I don't think this circuit is putting any constraints on Vx. So you can let Vx be whatever you want it to be.

The way I analyzed it, I drew four mesh currents, {I1, I2, I3, I4}. It turned out I4 was determined by that 4A current source, leaving {I1, I2, I3} as variables.

I found three equations for these three unknowns, from Kirchoff's voltage rule around those little mesh loops. Then I rewrote that system of equations as:

A*[I1;I2;I3] = [Vx;Vy; R3*R4]

The 3-by-3 matrix A is just filled with constants from the resistor values, and I found inv(A) exists, which means those 3 equations are independent and there is exactly one solution for [I1;I2;I3], namely what I get if I multiply both sides by inv(A)

That link was produced by a button on the simulator labeled "export link". To humans that url just looks like a long string of funny arguments and stuff. I don't know for sure what you'll get in your browser if you click that link. If everything goes right, you'll see a Java applet running a simulation of that circuit.

I set Vx, what I was imagining to be a voltage source, I set that to Vx=0. I think a zero volt voltage source is the same as a short. So I guess a piece of wire would work there too, for the case of Vx=0.

Strangely, the voltage sources in that simulation do not have labels on them, or at least that's the way I'm seeing it in my browser. The resistors have labels. The current source has a label. But not so for the voltage sources. For those you have to click on them, then choose "edit" to see what voltage they're set to.

Yeah. That link isn't working for me either now, but I remember that simulated circuit looked really pretty when it was running. Anyway, I guess anyone reading this who is interested can go play with that simulator, if it's still around at the time this post is being read.

Basically you can cut out R2, R3 and R4 cause they are not affecting anything in this circuit. Current follows the path of lease resistance. It will not flow into R4 from the 10V battery since the combination of R4 and R2 is greater than the combination of R5 and R1. R3 is larger still so it will avoid that as well. So it will flow from the 10V battery, through R5, through the ammeter, through R1 and into Vx. Since the total resistance is 8 Ohms, 8 multiplied by 4 is 32. So Vx is 22V.

Probably way off base here. Haven't done this sort of thing since 1994.

Thanks mpilchfamily for your interests, but I have concluded another solution with 8V as a value of Vx through that low : I = V-Vx/R-r, but I don't know where'a exactly the correct answer .

The V @ 10V and Vx are the power sources. The I is a current meter attached to the circuit measuring a power draw of 4A. So based off the given circuit and that it's drawing 4A you can calculate what the other voltage source is.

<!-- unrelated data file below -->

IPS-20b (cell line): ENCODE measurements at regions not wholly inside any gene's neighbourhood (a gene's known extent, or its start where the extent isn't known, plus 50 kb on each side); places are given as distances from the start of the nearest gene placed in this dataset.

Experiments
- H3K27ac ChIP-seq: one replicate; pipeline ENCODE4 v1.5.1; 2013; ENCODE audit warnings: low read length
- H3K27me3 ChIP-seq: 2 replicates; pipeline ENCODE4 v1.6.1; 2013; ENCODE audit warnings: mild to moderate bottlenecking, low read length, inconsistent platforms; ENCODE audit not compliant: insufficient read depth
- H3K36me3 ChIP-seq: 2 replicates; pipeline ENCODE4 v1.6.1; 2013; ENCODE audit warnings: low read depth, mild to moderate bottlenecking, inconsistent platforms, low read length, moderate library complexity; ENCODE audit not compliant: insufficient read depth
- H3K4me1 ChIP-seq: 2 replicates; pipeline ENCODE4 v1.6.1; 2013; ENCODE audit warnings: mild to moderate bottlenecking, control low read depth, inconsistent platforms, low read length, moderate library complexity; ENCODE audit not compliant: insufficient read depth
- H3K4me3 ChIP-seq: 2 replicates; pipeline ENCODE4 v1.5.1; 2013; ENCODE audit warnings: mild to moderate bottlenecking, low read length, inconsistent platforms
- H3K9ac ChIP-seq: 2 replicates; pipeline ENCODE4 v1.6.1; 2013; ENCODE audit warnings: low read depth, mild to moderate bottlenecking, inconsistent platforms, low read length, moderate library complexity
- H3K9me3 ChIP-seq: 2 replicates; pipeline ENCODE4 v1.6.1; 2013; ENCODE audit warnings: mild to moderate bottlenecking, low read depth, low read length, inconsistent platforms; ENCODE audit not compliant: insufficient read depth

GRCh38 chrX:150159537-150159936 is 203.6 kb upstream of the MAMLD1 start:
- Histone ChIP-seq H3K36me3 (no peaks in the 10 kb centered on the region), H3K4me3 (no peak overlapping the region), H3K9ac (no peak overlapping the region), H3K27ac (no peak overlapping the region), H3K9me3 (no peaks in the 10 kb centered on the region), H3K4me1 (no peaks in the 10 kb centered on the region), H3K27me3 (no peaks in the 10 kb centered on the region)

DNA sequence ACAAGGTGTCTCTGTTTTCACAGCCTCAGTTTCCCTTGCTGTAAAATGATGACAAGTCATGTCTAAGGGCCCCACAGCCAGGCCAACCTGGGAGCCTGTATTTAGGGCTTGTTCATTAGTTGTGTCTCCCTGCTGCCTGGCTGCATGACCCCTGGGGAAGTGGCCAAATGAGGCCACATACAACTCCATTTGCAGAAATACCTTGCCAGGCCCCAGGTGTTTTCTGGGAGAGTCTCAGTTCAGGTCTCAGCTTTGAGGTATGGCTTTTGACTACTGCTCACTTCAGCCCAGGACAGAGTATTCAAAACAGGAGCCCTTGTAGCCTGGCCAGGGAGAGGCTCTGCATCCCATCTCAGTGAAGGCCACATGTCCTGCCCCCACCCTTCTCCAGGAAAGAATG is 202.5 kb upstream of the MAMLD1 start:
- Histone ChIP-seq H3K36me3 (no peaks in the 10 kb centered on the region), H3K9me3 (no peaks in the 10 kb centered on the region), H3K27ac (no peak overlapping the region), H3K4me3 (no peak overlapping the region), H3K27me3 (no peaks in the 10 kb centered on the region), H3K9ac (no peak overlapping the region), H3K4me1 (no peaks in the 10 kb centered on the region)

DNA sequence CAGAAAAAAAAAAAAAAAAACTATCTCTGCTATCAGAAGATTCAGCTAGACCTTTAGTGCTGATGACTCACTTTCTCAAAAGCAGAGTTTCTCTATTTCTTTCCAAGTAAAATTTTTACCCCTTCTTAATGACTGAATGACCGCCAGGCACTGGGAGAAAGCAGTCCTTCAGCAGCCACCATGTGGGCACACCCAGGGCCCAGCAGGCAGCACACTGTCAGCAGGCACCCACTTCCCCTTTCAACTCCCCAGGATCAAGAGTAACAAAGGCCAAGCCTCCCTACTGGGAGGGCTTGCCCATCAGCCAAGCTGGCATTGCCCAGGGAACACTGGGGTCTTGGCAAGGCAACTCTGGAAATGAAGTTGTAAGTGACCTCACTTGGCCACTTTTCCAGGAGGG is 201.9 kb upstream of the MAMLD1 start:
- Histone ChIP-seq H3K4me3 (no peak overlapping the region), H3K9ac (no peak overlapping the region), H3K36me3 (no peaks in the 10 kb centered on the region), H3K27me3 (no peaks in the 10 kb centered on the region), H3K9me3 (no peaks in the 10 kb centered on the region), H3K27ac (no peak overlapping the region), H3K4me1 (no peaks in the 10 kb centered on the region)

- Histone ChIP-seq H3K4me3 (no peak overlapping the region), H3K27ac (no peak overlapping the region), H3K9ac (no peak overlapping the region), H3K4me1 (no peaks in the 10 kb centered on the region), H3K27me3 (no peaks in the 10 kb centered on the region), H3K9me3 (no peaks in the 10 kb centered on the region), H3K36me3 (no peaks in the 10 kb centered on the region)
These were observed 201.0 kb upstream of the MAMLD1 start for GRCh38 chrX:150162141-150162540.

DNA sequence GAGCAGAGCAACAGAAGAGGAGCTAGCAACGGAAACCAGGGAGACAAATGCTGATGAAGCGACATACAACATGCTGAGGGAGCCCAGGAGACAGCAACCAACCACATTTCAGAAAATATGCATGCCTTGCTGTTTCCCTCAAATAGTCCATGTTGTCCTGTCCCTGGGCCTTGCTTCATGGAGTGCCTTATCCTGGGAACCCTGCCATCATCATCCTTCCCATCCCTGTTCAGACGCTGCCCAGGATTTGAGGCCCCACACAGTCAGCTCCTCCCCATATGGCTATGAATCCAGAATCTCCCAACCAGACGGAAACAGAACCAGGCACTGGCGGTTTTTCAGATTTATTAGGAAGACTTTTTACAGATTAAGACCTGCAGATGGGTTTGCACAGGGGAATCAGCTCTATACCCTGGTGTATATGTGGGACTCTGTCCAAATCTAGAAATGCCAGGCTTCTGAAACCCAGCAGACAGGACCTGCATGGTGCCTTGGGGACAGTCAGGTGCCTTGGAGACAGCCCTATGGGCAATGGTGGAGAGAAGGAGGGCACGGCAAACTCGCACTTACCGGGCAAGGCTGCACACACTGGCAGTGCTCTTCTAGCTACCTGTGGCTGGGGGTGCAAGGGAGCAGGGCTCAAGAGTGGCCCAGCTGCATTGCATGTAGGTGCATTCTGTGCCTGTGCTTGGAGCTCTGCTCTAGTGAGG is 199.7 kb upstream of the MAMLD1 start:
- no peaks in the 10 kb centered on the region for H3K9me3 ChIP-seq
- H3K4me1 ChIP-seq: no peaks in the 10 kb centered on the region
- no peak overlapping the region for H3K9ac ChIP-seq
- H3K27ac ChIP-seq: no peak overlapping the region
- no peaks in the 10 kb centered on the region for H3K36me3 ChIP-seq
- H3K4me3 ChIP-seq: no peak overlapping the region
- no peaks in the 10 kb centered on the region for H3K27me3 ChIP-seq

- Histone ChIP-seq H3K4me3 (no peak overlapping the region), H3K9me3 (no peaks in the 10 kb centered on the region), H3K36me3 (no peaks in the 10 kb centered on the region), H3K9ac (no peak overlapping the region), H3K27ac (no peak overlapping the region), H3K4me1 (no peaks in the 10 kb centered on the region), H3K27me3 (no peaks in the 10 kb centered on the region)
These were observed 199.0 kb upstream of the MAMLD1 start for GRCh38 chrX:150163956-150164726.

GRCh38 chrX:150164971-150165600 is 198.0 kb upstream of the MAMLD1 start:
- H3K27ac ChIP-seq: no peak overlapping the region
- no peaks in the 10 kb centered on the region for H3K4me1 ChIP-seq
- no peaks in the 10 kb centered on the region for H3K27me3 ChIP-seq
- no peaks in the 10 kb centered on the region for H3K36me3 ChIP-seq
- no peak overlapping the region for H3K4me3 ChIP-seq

Also the current from Vx will not flow through R2 since the path of least resistance is through the 10V battery. The current is leaving the negative side of the battery and trying to get to the nearest positive source.

The VALUE of Vx will change the currents in the rest of the circuit, but its unconstrained BY the circuit, since its a voltage source, and can supply infinite current.

I don't think this circuit is putting any constraints on Vx. So you can let Vx be whatever you want it to be.

The way I analyzed it, I drew four mesh currents, {I1, I2, I3, I4}. It turned out I4 was determined by that 4A current source, leaving {I1, I2, I3} as variables.

I found three equations for these three unknowns, from Kirchoff's voltage rule around those little mesh loops. Then I rewrote that system of equations as:

A*[I1;I2;I3] = [Vx;Vy; R3*R4]

The 3-by-3 matrix A is just filled with constants from the resistor values, and I found inv(A) exists, which means those 3 equations are independent and there is exactly one solution for [I1;I2;I3], namely what I get if I multiply both sides by inv(A)

inv(A)*A*[I1;I2;I3] = [I1;I2;I3] = inv(A)*[Vx;Vy; R3*R4] = inv(A)*[Vx;10;-80]

A picture I drew this circuit and the equations I wrote for {I1, I2, I3} are attached.

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If I read your sketch right I 4 is in the other direction than you drew it.

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Yes. I4, the way I drew it, is going in the opposite direction of that current source.

So I4 = - 4A ( minus four amperes)

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Ok I was having a hard time seeing it and your calculations on my computer.

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Hey, um, if you want to see some voodoo, I just tried building at simulation of this circuit via that page at falstad.com.

http://www.falstad.com/circuit/#%24+1+5.0E-6+10.20...